Looking to China for Environmental Inspiration


By Bradley S. Harn, Staff Member

The 2008 Summer Olympics displayed not only the world’s largest sporting event, but also the rampant pollution plaguing China. Audiences around the world tuned in to find tourists wearing masks and athletes refusing to participate. There is no doubt that the widespread use of coal in China is a major factor in creating these conditions. Roughly 70% of China's total energy consumption comes from coal, but this has lead to severe environmental damage. “China now uses more coal than the United States, Europe and Japan combined, making it the world’s largest emitter of gases that are warming the planet.” Keith Bradsher, China Outpaces U.S. in Cleaner Coal-Fired Plants, The New York Times, May 10 2009, available at http://www.nytimes.com/2009/05/11/world/asia/11coal.html. Beijing and Shenyang have some of the highest readings for total suspended particulates and SO2 in the world, with coal burning being a major source of this. In southern China, large areas have growing acid rain problems. Yuhuan 1,000MW Ultra-Supercritical Pressure Boilers, China, Power-Technology, http://www.power-technology.com/projects/yuhuancoal/ (last visited Sept. 19, 2010).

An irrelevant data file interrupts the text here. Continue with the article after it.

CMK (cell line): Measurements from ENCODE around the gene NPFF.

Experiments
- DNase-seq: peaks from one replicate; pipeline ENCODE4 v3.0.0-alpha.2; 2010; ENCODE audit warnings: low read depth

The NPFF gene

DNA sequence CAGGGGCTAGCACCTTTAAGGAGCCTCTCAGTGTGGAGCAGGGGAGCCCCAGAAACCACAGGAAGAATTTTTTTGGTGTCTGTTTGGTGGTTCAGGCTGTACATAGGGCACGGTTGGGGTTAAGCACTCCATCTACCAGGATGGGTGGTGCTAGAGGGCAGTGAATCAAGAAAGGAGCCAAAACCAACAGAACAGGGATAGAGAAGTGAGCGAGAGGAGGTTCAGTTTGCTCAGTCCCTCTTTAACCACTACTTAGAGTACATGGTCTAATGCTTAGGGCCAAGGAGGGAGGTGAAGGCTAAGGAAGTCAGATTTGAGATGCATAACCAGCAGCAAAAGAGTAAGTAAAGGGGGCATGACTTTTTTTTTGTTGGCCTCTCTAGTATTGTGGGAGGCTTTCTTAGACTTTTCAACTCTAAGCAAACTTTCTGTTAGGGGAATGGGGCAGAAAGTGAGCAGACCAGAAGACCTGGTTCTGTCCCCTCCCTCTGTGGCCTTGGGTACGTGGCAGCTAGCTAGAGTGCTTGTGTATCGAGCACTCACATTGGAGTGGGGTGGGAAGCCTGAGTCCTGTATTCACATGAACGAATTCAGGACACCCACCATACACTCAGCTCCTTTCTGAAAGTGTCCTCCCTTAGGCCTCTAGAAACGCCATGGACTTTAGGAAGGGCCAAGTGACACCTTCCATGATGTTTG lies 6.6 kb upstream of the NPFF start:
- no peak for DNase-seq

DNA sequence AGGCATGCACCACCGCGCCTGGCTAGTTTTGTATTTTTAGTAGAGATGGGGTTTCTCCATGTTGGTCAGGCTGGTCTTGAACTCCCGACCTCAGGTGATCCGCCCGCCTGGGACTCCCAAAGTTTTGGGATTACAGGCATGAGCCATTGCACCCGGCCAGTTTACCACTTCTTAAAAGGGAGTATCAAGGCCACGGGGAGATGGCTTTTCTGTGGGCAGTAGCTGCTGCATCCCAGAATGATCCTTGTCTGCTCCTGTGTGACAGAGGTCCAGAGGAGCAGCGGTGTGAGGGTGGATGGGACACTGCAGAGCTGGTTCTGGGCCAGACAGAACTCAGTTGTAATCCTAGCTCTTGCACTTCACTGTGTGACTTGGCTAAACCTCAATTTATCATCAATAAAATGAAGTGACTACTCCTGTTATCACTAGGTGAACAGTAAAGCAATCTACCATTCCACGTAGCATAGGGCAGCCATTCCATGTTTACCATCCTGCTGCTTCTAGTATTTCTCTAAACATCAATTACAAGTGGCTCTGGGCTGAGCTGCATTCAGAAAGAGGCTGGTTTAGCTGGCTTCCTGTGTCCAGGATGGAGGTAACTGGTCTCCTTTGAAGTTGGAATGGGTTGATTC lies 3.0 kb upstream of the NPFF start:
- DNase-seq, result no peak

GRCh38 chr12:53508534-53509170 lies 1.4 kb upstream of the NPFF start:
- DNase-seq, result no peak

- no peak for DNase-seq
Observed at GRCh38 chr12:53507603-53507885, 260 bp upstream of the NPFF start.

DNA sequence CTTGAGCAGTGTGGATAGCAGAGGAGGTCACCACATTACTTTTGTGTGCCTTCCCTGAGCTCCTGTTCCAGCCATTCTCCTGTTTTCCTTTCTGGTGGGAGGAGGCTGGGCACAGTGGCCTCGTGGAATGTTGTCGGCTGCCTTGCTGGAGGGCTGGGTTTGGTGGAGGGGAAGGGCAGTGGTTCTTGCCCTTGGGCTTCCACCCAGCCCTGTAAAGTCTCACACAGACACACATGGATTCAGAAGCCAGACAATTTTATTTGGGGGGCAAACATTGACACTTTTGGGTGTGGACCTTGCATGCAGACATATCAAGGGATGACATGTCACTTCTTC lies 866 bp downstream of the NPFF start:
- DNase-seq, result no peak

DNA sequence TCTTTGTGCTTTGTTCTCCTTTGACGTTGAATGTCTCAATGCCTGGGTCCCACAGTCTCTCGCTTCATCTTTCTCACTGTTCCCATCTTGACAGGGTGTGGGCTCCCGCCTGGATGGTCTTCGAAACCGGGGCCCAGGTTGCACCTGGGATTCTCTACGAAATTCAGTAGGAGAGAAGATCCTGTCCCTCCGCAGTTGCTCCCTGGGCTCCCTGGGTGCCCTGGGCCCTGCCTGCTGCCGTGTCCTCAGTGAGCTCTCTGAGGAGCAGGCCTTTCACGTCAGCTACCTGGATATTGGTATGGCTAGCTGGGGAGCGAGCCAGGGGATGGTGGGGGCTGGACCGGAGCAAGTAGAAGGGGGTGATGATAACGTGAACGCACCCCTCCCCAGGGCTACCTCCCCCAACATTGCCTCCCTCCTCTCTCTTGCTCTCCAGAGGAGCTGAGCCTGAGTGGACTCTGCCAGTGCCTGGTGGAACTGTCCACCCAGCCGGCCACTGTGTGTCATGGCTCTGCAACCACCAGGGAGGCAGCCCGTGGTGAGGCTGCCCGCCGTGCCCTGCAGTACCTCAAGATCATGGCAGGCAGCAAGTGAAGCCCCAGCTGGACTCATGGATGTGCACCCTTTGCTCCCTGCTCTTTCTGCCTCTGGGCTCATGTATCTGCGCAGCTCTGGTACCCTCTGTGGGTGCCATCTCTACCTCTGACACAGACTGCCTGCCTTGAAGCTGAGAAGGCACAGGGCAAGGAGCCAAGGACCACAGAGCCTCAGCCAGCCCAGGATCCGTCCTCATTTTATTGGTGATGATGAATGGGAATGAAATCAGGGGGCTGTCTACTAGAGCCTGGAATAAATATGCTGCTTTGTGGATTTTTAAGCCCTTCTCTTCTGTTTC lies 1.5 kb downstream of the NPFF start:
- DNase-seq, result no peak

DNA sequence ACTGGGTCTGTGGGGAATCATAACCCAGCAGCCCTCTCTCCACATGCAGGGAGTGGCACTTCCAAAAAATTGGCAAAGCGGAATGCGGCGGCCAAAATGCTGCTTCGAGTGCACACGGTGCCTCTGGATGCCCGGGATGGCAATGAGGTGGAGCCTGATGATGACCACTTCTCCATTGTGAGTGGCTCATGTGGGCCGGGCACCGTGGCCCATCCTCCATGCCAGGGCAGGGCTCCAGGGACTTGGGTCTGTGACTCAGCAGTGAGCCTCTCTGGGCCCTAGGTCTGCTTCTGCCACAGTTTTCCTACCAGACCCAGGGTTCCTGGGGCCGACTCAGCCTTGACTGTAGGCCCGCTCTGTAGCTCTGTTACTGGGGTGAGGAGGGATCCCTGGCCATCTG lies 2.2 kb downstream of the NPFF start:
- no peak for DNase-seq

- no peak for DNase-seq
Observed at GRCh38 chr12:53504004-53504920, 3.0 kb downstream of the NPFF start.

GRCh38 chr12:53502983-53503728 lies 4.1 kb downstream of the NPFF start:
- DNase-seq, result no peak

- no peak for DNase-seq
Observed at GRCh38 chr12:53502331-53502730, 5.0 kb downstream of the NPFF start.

However, despite China’s enormous reliance on coal, they are also a leader in efficient and alternative energy. For example, China now requires power companies to retire an older, dirtier power plant for each new one they build. Bradsher, supra. These new power plants are significantly more efficient than their American counterparts. Id.

Beyond coal, China is making important strides in other areas.They are currently the world’s second largest producer of wind energy, behind only the United States. Lloyd McGraw, GWEC: China is the Second Largest Producer of Wind Energy,
Consumer Energy Report, April 12, 2010, available at http://www.consumerenergyreport.com/2010/04/12/gwec-china-is-the-second-largest-producer-of-wind-energy/.

China is also developing significant solar energy and hydroelectric power technologies. “Last year, China invested about $34 billion in solar panels, wind turbines and other alternative energy technologies, nearly twice as much as the United States, where spending fell sharply.” Andrew Higgins, With Solar Valley Project, China Embarks on Bold Green Mission, The Washington Post, May 17, 2010, available at http://www.washingtonpost.com/wp-dyn/content/article/2010/05/16/AR2010051603482_2.html?sid=ST2010051701091

China has established itself as the worldwide leader in the energy sector. Because of this, the United States needs to greatly increase its own efforts in order to remain competitive. President Obama declared in his January 2010 State of the Union address, “I do not accept a future where the jobs and industries of tomorrow take root beyond our borders, and I know you don’t either.” Bradsher, supra. What do you think the U.S. government can do to become a leader in alternative energy policy?